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The trouble is ............ Saturn is a long, long, long, long way away - over a billion kilometers in fact.

The fact that you can buy a scope for a couple of hundred quid, go out in your garden and see any detail of it at all is amazing I feel.

With a 10" scope on a good dark night you can make out the tiny 12th magnitude pinprick of light that is Saturns moon Enceladus. This icy object is just 500 km in diameter - that's a tiny world that you and I can see over a billion km away from us with equipment that costs the equivilent of a few tankfuls of petrol.

I think that is astonishing by any standard :)

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I agree with Simon and others above in that I wouldn't take too much notice of this simulation as it isn't accurate. My view of Saturn is larger than what they show so don't take the results too seriously. There are lots of things to see out there!

Clear skies

James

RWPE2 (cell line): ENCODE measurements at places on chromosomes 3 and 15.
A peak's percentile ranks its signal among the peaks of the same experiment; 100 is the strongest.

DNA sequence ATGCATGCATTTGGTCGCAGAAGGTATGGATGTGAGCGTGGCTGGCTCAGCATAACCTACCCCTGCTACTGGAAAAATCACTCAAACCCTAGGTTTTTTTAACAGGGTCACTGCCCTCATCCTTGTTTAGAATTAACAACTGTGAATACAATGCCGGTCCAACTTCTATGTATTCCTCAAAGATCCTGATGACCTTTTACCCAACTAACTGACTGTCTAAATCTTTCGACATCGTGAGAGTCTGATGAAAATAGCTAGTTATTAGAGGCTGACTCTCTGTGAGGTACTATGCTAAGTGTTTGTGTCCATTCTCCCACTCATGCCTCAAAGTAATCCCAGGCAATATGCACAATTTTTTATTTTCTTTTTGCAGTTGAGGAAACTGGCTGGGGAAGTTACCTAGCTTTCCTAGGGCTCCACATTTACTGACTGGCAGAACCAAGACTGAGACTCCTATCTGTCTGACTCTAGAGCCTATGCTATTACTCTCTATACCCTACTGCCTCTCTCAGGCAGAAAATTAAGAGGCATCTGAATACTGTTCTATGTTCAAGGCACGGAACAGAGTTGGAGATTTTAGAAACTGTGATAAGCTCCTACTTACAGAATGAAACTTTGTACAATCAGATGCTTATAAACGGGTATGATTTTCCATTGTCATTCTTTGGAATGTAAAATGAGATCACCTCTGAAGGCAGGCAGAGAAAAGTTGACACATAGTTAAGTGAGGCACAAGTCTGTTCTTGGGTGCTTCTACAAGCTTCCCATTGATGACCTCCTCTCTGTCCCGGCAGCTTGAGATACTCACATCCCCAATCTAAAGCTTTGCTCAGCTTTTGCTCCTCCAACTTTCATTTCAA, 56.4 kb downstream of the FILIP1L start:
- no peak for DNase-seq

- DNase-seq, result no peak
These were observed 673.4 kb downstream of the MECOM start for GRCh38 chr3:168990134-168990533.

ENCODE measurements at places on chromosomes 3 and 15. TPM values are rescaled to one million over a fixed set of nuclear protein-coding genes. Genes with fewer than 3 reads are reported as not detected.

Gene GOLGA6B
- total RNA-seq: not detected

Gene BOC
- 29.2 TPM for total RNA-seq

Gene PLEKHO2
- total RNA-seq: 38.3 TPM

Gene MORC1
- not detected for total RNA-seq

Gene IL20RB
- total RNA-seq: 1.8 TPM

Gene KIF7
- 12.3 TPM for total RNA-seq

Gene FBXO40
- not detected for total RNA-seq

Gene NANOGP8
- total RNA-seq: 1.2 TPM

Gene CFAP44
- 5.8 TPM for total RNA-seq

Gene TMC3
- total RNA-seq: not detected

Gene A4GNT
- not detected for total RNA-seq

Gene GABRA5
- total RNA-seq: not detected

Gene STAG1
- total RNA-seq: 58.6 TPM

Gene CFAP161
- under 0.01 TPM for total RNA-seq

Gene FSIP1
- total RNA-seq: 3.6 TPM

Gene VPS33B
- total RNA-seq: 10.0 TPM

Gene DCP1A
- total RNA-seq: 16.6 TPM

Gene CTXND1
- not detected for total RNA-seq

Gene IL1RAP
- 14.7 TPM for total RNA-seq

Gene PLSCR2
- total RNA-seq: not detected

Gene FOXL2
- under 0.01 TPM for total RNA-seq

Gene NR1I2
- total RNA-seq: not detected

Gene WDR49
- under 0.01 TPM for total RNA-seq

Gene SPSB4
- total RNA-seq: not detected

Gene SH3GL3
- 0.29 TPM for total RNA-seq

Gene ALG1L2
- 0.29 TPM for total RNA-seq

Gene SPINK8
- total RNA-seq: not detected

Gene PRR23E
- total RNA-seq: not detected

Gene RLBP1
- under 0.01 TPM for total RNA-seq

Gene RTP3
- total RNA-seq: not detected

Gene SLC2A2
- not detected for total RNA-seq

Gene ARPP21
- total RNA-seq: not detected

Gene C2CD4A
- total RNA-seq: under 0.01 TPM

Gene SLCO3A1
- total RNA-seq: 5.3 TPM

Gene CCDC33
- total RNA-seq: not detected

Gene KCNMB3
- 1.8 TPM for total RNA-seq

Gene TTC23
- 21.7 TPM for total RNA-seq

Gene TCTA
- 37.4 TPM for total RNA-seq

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For a free service I find it quite useful - granted it's not entirely accurate but so long as you've made sure the values are entered correctly (Note entering EP details and selecting an object will actually remove the EP details!) and pressed the submit button, I find the error to be only 20% max off actual results or so.

Edited by Stephen
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The trouble is ............ Saturn is a long, long, long, long way away - over a billion kilometers in fact.

The fact that you can buy a scope for a couple of hundred quid, go out in your garden and see any detail of it at all is amazing I feel.